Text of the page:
Why I reject potential clients… and some important lessons

tailored advice

I say “no” more often than I say “yes”. That is, I decline or defer the opportunity to work with more people than I agree to work with because, ultimately, I think it’s in their best interest. Not everyone is ready for tailored financial advice for lots of reasons as I discuss below.

Products are easy to sell, tailored advice is not

It’s very easy to buy a financial advice ‘product’ – for example, many businesses market ‘property investment plans’. But it’s much harder to buy tailored advice. A product has a clear deliverable e.g. here’s an example of a property plan. You know exactly what you will receive and what the advice is likely to look like.

However, with tailored advice, the deliverable is less certain. Because until I do the work (i.e. formulate the strategy), I don’t know what the advice will look like. Maybe it involves super, shares, property or a combination of all three? I might have a hunch, but I won’t know for sure – because that’s what you are paying me for. That is, to:

  • not have a premeditated idea of what your strategy should or shouldn’t include (these often exist due to a vested interest); and
  • to clarify something that is currently unclear e.g. what is the best strategy to fund retirement. If you or I already knew the answer to this question, I wouldn’t need to do any work.

However, selling a product is scalable and some businesses do very well out of it. A product is a systemised way of generating financial advice. The business doesn’t need to hire experienced advisors – as the ‘system’ will do all the work. Whereas there is only one Stuart Wemyss (thankfully, I hear some people think). So, my advice is not scalable. But that’s fine because that’s what my clients are paying me for – my experience and professional advice specifically tailored for their situation.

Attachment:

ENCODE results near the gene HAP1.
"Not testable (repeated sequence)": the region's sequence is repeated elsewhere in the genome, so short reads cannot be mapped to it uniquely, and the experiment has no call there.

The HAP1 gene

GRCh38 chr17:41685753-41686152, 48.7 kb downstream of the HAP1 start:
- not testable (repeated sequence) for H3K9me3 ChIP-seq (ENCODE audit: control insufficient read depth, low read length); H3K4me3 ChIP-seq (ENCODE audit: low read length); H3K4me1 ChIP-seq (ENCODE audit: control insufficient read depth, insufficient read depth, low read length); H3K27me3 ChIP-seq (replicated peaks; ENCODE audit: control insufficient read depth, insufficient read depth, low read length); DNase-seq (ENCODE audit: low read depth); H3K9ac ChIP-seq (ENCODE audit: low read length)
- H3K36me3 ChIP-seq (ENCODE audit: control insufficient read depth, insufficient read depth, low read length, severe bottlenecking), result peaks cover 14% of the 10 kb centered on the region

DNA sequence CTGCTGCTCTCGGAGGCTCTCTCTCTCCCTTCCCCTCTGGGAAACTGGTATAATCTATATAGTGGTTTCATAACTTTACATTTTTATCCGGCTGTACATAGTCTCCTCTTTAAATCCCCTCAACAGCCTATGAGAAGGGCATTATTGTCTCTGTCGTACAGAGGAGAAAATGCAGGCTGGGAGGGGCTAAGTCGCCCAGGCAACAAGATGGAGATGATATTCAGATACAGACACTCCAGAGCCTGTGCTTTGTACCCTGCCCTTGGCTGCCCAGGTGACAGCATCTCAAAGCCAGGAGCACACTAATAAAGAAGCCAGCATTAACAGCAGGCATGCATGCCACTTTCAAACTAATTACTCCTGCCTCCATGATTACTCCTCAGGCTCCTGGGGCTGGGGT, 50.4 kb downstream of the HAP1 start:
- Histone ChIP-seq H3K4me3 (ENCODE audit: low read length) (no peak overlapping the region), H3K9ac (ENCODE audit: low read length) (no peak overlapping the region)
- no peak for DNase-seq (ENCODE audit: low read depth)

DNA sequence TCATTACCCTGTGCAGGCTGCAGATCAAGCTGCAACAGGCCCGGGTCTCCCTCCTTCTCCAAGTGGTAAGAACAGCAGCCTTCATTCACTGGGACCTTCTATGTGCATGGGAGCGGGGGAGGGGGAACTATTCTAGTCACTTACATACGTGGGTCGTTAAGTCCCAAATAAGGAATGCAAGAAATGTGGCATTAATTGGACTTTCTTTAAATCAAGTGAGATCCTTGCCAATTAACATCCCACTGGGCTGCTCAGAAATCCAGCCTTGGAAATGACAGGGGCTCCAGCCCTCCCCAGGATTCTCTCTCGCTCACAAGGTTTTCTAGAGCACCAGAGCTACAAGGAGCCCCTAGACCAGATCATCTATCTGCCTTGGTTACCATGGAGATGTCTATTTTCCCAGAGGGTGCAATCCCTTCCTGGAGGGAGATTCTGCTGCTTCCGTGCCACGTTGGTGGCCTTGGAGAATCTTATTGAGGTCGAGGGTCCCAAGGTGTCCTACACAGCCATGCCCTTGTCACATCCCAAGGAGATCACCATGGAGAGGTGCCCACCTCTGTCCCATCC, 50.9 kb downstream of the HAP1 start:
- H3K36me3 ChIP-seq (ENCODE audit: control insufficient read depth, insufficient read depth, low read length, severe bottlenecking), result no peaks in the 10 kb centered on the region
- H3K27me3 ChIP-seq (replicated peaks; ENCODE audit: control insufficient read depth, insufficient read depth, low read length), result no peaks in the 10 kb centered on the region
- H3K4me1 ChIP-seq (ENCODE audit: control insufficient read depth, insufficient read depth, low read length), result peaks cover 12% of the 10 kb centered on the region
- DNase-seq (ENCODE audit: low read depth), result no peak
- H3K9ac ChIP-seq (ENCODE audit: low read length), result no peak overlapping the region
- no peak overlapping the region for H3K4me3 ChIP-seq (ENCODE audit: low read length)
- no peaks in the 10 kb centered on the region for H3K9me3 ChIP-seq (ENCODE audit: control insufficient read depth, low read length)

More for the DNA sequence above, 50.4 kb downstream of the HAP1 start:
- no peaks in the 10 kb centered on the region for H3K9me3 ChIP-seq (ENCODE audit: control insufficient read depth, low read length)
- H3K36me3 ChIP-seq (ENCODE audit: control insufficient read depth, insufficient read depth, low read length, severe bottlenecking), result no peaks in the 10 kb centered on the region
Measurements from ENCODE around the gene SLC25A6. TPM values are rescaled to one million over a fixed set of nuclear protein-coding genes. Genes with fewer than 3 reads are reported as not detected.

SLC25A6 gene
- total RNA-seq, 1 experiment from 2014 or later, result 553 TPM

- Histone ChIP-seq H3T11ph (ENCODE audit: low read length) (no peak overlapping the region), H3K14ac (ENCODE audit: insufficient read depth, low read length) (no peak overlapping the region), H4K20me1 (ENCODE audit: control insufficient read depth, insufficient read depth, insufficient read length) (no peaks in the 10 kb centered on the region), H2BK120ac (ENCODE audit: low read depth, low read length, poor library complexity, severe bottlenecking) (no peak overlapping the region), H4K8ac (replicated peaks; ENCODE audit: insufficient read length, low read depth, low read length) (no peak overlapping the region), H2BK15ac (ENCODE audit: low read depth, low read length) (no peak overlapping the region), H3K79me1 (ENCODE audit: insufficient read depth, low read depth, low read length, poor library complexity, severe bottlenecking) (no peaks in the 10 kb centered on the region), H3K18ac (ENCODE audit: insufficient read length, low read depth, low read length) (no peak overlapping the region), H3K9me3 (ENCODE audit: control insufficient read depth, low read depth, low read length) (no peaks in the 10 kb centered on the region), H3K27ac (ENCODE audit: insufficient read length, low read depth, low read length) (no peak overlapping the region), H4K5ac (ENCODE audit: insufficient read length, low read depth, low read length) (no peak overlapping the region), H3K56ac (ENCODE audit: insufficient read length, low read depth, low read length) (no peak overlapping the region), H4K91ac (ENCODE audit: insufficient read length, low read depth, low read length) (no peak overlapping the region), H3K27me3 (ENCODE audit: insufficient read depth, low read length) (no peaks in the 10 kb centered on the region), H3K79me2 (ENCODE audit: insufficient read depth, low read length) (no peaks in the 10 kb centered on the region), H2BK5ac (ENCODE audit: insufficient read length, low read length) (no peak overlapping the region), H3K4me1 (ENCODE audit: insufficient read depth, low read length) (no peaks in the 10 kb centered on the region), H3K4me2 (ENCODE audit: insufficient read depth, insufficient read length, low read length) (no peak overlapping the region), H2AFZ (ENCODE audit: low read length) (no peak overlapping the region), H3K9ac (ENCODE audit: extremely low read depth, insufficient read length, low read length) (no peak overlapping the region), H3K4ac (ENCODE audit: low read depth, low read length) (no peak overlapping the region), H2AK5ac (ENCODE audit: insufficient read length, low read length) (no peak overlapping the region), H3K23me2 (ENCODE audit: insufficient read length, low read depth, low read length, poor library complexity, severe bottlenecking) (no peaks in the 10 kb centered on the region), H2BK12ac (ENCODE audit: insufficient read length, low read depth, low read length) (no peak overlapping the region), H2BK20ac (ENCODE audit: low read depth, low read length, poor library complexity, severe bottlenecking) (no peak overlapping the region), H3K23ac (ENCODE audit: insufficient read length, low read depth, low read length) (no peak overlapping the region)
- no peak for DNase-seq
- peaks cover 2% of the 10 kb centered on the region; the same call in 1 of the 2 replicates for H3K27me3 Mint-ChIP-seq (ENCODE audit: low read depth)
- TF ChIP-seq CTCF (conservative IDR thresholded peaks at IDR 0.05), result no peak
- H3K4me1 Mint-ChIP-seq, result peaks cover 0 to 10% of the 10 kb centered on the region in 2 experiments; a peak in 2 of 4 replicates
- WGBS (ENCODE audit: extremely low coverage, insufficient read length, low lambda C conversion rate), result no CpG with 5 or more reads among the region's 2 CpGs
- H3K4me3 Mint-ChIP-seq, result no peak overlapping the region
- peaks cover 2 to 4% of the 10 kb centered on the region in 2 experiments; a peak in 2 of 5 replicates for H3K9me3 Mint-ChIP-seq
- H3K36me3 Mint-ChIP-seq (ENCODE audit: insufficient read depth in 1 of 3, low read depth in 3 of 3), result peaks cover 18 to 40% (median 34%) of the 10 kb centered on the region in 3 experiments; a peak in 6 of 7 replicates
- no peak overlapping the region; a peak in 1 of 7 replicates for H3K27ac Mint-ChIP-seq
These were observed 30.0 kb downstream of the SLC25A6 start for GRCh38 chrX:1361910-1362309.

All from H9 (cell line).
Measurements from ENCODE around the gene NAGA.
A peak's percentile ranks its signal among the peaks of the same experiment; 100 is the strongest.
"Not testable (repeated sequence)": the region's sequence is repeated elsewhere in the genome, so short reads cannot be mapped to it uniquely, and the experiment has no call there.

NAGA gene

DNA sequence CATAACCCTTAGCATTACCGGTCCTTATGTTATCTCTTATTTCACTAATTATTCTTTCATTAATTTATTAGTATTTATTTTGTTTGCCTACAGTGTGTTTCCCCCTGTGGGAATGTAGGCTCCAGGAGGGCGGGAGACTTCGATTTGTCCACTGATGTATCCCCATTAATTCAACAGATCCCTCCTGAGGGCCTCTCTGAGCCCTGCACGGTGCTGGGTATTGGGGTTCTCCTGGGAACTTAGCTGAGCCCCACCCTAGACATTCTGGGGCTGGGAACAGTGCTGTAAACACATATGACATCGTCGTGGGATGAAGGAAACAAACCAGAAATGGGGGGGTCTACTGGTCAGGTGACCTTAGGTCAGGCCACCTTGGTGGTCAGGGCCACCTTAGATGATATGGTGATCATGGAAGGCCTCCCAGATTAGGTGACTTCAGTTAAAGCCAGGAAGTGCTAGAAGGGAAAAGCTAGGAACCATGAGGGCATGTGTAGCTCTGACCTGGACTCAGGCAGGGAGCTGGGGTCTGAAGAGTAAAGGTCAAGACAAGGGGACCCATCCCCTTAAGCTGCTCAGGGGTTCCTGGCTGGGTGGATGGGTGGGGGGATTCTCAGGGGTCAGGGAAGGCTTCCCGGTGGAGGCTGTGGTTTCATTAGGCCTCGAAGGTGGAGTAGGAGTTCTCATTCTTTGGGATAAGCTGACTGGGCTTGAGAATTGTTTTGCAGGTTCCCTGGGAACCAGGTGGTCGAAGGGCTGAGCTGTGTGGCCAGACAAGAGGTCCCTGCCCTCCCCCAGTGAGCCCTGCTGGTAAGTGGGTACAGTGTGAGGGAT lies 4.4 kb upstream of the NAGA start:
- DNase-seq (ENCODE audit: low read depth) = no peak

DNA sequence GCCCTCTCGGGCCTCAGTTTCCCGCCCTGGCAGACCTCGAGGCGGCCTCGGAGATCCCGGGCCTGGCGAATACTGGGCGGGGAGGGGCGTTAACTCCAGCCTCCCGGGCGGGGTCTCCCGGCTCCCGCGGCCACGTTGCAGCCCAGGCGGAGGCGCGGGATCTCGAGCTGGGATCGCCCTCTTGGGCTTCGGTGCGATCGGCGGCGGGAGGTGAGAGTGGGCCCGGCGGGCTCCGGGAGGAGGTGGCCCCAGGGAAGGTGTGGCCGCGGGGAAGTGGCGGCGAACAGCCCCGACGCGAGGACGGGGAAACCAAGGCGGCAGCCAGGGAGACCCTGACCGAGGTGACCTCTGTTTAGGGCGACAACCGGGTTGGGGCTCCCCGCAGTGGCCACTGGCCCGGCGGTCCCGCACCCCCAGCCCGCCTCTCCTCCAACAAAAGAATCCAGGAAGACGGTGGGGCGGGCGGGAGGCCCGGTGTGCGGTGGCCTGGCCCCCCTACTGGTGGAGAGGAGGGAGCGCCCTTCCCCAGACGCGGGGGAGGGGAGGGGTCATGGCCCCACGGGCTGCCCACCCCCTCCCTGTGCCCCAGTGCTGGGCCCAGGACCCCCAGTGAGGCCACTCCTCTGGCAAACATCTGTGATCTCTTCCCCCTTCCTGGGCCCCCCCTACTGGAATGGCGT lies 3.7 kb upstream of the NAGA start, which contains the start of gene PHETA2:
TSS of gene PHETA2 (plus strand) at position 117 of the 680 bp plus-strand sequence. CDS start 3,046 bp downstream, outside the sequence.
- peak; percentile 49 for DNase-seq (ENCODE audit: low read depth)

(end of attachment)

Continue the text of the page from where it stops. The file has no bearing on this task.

Financial ‘products’ often offer limited value because they aren’t completely tailored to meet a specific client’s situation. I can design a great property portfolio and prepare some cash flow projections but that doesn’t mean it will suit everyone. How does the property integrate with your other assets such as super? What about debt management (you don’t want to take a lot of debt into retirement)? What about existing assets and cash flow?

If you are seeking advice from a professional, its important to ask yourself whether you are buying a product or tailored advice. Buying tailored advice means you need to put faith and trust in the person that is advising you – and that can be a difficult decision. Just because it’s easier for you to buy (and someone to sell) a product, doesn’t mean it’s worthwhile.

But not everyone is ready for tailored advice. Here is a list of reasons that I decline or defer to work with prospective clients.

Lack of cash flow surplus

A prospective client must have surplus cash flow to invest. It is normally impossible to develop a retirement strategy without it.

Surplus cash flow refers to the situation where your expenses and commitments are less than your income i.e. you have monies left over every fortnight or month. If you are spending all your income, there is not much I can do for you as a financial advisor (other than counsel you to reduce your spending).

Generally, a prospective client needs to have a minimum surplus cash of over $3,000 per month to justify paying for advice.

Building wealth when you have a young family is very challenging because your income is typically unusually low (either or both parents are not working as much) and your expenses are unusually high (childcare is often more expensive than private school fees!). I discussed this challenge in this video previously. If you are in this situation, you might be better off waiting until all your children are in primary school before you consider developing a plan.